Modern western RPGs have surged in popularity over the past decade; rich stories, complex grey morality, and beautifully crafted worlds have come together as the genre matures. Now Obsidian throw their hat in the ring with Tyranny, a game set in a world where evil has already won and conquered the land — and you work for them.
Developers Obsidian have enjoyed a strong foothold in the isometric RPG space thanks to the strength of previous outing Pillars of Eternity, releasing to critical acclaim in 2015 with well-penned storylines and an engaging world. Fans of Pillars of Eternity will find jumping into Tyranny as easy as sliding into your favorite pair of slippers thanks to similar interface design and gameplay, though Tyranny is built with a very different approach.
may the strongest rule
Where Pillars of Eternity was a broad paintbrush, Tyranny is a fine pen — it foregoes the expansive, explorable nature of Pillars in favor of building a focused experience with an emphasis on replayability through starting over with new choices, rather than having a single playthrough within a massive world.
It’s a gamble that pays off well, though fans of hundred-plus hour RPG experiences (à la The Witcher 3) may be deterred by the comparatively short playtime on offer.
Tyranny puts you in the shoes of a Fatebinder, a powerful servant of allegedly-evil world conqueror Kyros with the initial goal of overseeing a failing campaign where two of the most powerful military leaders are too busy butting heads to quell a local uprising. Armed with an Edict — terrifyingly powerful magic that cannot be stopped or prevented until its terms are met — it’s your job to proclaim that, unless the region is captured and controlled within a tight timeframe, every person in the area will meet a swift death. Congratulations: that includes you.
You’ll soon see that getting these two archons to cooperate is no small feat, either; one leads a band of highly disciplined warriors raised in tradition and honor, the other recruiting conquered common folk, loosely arming them and throwing them at the enemy. While you’ll have the chance to pick up party members from both sides, you’ll have to ally with one of the factions early in the campaign, and the choice is far from easy.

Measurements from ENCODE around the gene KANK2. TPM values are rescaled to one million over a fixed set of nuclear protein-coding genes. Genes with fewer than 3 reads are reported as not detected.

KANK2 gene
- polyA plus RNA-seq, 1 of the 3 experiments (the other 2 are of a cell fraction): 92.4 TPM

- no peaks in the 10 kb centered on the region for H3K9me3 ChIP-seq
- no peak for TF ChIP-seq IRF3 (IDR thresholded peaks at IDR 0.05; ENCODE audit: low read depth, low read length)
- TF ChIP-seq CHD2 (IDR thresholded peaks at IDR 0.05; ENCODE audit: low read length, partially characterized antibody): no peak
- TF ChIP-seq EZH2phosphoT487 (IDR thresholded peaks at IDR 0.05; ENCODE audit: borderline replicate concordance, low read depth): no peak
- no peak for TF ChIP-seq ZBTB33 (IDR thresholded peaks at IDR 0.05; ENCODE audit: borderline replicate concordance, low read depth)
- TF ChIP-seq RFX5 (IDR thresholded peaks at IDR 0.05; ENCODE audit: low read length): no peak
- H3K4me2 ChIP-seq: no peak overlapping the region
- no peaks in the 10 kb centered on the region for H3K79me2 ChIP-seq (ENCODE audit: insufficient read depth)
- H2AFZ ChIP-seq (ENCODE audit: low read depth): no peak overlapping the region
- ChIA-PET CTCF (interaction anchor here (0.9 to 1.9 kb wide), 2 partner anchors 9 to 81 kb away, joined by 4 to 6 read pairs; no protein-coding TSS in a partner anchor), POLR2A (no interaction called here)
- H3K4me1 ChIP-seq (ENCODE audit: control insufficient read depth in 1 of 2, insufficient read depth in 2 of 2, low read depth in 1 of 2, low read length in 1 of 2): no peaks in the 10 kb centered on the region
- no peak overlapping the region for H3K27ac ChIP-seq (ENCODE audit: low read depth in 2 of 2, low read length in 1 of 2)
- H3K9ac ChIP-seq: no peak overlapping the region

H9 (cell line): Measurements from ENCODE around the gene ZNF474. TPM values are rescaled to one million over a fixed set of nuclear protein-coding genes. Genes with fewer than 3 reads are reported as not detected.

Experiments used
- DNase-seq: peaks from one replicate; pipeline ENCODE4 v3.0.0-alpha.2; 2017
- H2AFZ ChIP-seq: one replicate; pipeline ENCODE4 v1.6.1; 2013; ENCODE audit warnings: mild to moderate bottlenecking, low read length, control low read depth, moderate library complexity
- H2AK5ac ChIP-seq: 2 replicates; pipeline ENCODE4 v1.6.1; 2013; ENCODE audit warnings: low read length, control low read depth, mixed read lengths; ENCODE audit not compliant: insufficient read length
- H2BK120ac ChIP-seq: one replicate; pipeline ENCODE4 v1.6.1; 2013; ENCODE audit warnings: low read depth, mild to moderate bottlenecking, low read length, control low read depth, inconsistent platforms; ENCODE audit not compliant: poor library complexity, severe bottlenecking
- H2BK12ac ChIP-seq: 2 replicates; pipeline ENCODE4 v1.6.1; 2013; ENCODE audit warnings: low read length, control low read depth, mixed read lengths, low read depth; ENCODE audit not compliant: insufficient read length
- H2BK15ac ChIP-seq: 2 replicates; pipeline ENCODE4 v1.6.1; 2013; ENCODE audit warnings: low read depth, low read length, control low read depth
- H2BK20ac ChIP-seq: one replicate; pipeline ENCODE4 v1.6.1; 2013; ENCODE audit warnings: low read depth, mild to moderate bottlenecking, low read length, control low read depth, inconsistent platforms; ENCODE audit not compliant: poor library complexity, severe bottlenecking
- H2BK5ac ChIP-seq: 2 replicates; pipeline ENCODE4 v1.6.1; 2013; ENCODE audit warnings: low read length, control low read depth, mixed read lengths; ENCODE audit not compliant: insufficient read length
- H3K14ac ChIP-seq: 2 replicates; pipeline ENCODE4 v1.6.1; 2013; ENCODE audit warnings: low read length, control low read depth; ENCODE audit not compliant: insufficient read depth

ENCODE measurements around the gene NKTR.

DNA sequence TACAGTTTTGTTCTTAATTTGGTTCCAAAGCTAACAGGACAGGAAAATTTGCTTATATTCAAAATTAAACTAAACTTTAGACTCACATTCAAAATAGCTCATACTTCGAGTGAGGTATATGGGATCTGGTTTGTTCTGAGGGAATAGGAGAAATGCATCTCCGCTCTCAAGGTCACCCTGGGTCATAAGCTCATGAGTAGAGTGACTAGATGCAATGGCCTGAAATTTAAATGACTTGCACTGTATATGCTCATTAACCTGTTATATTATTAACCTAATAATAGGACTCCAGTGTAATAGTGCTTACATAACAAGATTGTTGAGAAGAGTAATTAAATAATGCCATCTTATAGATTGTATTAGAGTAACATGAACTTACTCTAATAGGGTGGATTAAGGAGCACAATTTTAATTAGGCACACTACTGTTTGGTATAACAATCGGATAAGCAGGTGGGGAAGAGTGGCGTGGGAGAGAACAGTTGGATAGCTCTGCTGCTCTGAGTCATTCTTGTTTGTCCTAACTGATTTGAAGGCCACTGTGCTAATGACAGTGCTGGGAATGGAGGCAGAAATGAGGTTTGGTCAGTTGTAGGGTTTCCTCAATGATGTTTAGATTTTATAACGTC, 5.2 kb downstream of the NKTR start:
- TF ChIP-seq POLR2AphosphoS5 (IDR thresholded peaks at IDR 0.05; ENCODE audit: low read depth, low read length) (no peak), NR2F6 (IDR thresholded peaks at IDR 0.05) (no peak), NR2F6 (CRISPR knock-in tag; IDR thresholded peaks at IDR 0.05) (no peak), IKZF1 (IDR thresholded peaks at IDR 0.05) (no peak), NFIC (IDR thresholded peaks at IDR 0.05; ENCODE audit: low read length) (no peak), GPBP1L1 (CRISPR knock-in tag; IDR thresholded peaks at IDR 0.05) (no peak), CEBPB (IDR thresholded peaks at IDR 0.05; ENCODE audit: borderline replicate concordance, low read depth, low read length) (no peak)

On one hand, you’ll have the Disfavored — highly trained warriors and experts in the art of warfare, though stubborn to a fault and greatly outnumbered by the enemy. On the other, the Scarlet Chorus — a massive disposable rabble whose strengths lie in sheer numbers and barbaric aggression, yet suffering an alarming rate of deceit, cowardice and treachery.
While choices aren’t quite on par with Telltale titles in how meaningful and difficult they feel, they have a welcome and sometimes surprising impact on how things play out later on, with your reputation and choices turning potential allies into hostile aggressors or opening new interaction options based on how understanding, intimidating, or downright merciless you choose to become. Tyranny offers a solid array of paths to travel; one playthrough you may choose to be a compassionate diplomatic, the next a selfish backstabber aiming squarely on amassing as much personal power and influence as possible.
trial by combat
When you’re not deciding the fate of those you converse with, you’re usually in battle, and Tyranny does an admirable job of blending the action of real-time combat with the tactical depth of having time to think thanks to the ability to pause at any moment and plan the next move of any character. As you progress through higher difficulties pausing often becomes a necessity, micromanagement becoming an essential part of juggling fights and keeping an eye on powerful enemies in order to interrupt particularly devastating abilities.